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Teeter

After a wonderful mini-break at my parent’s in CT for the holiday, complete with post-Christmas hike and obligatory “look at me doing yoga outside” Instagramming, I made it up my stairs on Saturday afternoon to find that little miss had somehow gotten hold of one of the roses I’d left on my windowsill and that I had a package from my partner-in-crime R. After vacuuming up the aggressively shredded rose petals and scolding the cat gently, I grabbed a knife and tore into the box. I had an inkling it was the formal request to join her as a bridesmaid when she and her Scot H are married next year, but it was so much more than the goofy card I’d imagined. Inside was a beautiful card and a delicate silver necklace with a needle charm. Immediately donning the necklace and fighting back tears at the personal words she’d included, I took a look at the card, which started with the following phrase: A happy life is not built upon the goal of perfection, but balance.

Those words have been rattling around in my head this week, while I’ve been enjoying a few days off from the office to paint two rooms in my apartment and prep for new furniture arriving next month. Unsurprisingly, none of this redecorating process has been in any realm of perfection, let alone any semblance of balanced: the grand idea of painting stripes along my bedroom wall was nearly ruined when I accidentally lost track of stripes and started painting the wrong one, I bought the wrong type of paint for the kitchen, and I didn’t buy nearly enough. Also, I still haven’t unpacked from my days in CT, living out of my suitcase for no reason other than sheer laziness. And outside of redecorating, even though I’ll be enjoying a great night planned by H to ring in the New Year tomorrow, I’m semi-wallowing in the fact that despite all the new tattoos, the new job, the redecorated apartment and all the lessons learned, I feel like I’m in the exact same place I was this time last year. It seems reading those words about balance on the card from R has put a lot of tiny things into a very large perspective.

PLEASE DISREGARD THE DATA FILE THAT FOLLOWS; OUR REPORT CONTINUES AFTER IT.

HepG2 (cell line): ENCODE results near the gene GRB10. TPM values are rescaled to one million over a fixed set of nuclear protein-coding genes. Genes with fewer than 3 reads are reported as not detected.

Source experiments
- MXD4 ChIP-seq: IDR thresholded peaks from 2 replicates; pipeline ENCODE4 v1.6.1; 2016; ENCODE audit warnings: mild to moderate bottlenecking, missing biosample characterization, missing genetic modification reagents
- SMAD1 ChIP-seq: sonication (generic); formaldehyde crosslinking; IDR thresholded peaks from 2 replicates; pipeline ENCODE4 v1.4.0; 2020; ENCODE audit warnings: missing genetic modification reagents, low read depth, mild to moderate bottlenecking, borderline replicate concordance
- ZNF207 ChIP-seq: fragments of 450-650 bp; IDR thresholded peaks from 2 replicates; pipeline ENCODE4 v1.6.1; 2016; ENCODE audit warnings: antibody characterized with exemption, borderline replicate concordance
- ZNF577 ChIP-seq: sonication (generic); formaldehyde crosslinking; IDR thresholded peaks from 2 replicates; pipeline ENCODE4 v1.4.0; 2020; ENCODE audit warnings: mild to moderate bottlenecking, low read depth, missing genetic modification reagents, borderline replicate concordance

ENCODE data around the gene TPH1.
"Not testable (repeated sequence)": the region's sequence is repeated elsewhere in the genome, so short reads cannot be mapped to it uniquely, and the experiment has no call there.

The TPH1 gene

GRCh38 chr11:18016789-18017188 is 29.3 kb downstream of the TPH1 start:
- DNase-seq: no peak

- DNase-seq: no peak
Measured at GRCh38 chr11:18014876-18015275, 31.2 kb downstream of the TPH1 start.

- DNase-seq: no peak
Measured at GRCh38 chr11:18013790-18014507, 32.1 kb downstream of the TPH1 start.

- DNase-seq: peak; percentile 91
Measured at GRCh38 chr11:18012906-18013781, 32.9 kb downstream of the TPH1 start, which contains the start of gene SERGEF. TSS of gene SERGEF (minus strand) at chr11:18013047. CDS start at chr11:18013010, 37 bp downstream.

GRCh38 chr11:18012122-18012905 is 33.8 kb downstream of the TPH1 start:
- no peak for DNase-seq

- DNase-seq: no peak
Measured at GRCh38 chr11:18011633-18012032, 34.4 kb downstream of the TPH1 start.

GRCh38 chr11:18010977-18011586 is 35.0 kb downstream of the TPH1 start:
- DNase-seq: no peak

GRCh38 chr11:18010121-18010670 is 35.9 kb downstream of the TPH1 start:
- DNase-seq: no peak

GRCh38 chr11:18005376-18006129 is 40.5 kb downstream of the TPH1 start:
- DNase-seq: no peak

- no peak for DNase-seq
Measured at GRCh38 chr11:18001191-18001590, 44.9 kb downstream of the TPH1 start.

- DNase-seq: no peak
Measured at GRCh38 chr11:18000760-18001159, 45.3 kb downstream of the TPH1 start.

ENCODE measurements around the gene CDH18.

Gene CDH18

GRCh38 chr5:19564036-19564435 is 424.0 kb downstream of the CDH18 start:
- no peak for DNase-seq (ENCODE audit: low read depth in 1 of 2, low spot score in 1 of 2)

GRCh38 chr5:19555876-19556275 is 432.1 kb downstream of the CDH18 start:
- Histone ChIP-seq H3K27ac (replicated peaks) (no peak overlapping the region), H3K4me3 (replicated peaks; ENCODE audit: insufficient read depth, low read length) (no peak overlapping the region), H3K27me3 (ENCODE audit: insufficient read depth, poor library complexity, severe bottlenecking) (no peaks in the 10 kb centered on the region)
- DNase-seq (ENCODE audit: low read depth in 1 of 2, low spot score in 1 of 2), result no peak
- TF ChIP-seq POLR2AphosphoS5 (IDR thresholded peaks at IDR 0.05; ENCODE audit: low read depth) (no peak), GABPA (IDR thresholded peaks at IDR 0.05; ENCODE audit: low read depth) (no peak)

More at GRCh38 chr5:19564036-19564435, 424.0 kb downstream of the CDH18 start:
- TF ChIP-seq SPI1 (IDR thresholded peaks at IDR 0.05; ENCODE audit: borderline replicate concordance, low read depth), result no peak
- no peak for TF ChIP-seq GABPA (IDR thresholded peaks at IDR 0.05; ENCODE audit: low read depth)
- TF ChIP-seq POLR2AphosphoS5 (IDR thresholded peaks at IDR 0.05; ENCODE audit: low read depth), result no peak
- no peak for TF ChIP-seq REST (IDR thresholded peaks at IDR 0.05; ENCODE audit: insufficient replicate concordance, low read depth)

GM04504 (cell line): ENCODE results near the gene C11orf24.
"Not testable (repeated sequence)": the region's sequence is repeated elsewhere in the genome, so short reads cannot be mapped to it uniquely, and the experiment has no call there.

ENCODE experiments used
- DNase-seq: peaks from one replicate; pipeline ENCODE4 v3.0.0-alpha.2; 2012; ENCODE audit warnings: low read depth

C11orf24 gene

Balance is not something that comes naturally to me. I mean that in a few different ways, like how I fall down pretty much all the time or how this morning I though chocolate was a healthy start to the day. But outside of those little things, I’ve quickly learned in this year plus of being single, that it’s really difficult to balance all the important parts of my life: work, yoga, blog, personal whatever. As I’ve recently learned, it’s even worse when those parts of me collide, leaving me somewhere on a spectrum of terrified, to elated, to sitting on my couch on a weeknight after eating half a salad, three drinks in, asking myself how the fuck I managed to tip the scale in the wrong direction yet again. It’s like sitting on the bottom of a see-saw alone, wishing it would bounce up and down despite no one counterbalancing you on the other side. It hurts in a very resolute yet resigned place, stuck teetering to one side, never experiencing the upswing or the joy of a well-balanced anything.

When I finally finished painting the bedroom, I started to pull the tape off the wall, hoping that if nothing else, the stripes weren’t a complete disaster, mostly because I didn’t have a plan B if they were, I’m so freaking sick of paint fumes and I can’t keep telling little miss that no, none of this is food so please stop sticking your face in the paint cans. And honestly, the walls are FAR from perfect, despite obsessive measuring with a level and a lot of hard work. But after I managed to rearrange the furniture back to it’s new normal, and got my shit together enough to put away clothes I’d packed a week ago, I took a step back and realized it actually looks pretty good. Maybe even close to the image I’d had in my head. I twirled the beautiful necklace that hasn’t left my neck since Saturday and smiled down at little miss, who was happily crunching on a stray piece of tape. None of this is perfect, and none of the problems I keep playing over and over in my head are going away any time soon. But maybe it’s okay that I haven’t found that balance yet, or maybe I never will. Either way, I’ll have these beautifully wonky walls, a tiny silver needle and the hope that balance is out there somewhere to keep me going for now.